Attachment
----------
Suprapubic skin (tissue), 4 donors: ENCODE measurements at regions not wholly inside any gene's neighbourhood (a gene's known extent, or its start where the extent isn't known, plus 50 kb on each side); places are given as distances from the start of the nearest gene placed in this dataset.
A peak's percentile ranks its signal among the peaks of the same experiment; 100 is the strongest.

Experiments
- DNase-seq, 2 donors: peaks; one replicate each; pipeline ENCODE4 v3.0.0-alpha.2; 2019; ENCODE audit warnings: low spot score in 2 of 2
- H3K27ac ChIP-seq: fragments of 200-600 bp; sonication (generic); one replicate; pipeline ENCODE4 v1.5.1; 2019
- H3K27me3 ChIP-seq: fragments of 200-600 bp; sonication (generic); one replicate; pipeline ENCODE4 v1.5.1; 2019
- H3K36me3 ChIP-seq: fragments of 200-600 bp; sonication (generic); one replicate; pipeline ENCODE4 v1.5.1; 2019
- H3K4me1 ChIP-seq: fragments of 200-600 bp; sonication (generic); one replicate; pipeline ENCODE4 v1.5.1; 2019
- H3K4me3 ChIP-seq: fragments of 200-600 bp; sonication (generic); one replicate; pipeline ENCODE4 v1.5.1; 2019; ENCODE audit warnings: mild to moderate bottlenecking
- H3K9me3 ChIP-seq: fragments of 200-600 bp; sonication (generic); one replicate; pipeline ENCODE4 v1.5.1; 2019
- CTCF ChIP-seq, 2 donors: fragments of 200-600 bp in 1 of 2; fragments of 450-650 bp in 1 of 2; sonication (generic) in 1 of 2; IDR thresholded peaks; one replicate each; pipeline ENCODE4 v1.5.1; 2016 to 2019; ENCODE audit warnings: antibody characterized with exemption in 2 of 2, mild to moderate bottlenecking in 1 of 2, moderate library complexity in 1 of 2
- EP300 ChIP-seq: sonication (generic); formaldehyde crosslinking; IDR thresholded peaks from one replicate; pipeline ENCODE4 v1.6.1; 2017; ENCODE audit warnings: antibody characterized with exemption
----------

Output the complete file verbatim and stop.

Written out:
Suprapubic skin (tissue), 4 donors: ENCODE measurements at regions not wholly inside any gene's neighbourhood (a gene's known extent, or its start where the extent isn't known, plus 50 kb on each side); places are given as distances from the start of the nearest gene placed in this dataset.
A peak's percentile ranks its signal among the peaks of the same experiment; 100 is the strongest.

Experiments
- DNase-seq, 2 donors: peaks; one replicate each; pipeline ENCODE4 v3.0.0-alpha.2; 2019; ENCODE audit warnings: low spot score in 2 of 2
- H3K27ac ChIP-seq: fragments of 200-600 bp; sonication (generic); one replicate; pipeline ENCODE4 v1.5.1; 2019
- H3K27me3 ChIP-seq: fragments of 200-600 bp; sonication (generic); one replicate; pipeline ENCODE4 v1.5.1; 2019
- H3K36me3 ChIP-seq: fragments of 200-600 bp; sonication (generic); one replicate; pipeline ENCODE4 v1.5.1; 2019
- H3K4me1 ChIP-seq: fragments of 200-600 bp; sonication (generic); one replicate; pipeline ENCODE4 v1.5.1; 2019
- H3K4me3 ChIP-seq: fragments of 200-600 bp; sonication (generic); one replicate; pipeline ENCODE4 v1.5.1; 2019; ENCODE audit warnings: mild to moderate bottlenecking
- H3K9me3 ChIP-seq: fragments of 200-600 bp; sonication (generic); one replicate; pipeline ENCODE4 v1.5.1; 2019
- CTCF ChIP-seq, 2 donors: fragments of 200-600 bp in 1 of 2; fragments of 450-650 bp in 1 of 2; sonication (generic) in 1 of 2; IDR thresholded peaks; one replicate each; pipeline ENCODE4 v1.5.1; 2016 to 2019; ENCODE audit warnings: antibody characterized with exemption in 2 of 2, mild to moderate bottlenecking in 1 of 2, moderate library complexity in 1 of 2
- EP300 ChIP-seq: sonication (generic); formaldehyde crosslinking; IDR thresholded peaks from one replicate; pipeline ENCODE4 v1.6.1; 2017; ENCODE audit warnings: antibody characterized with exemption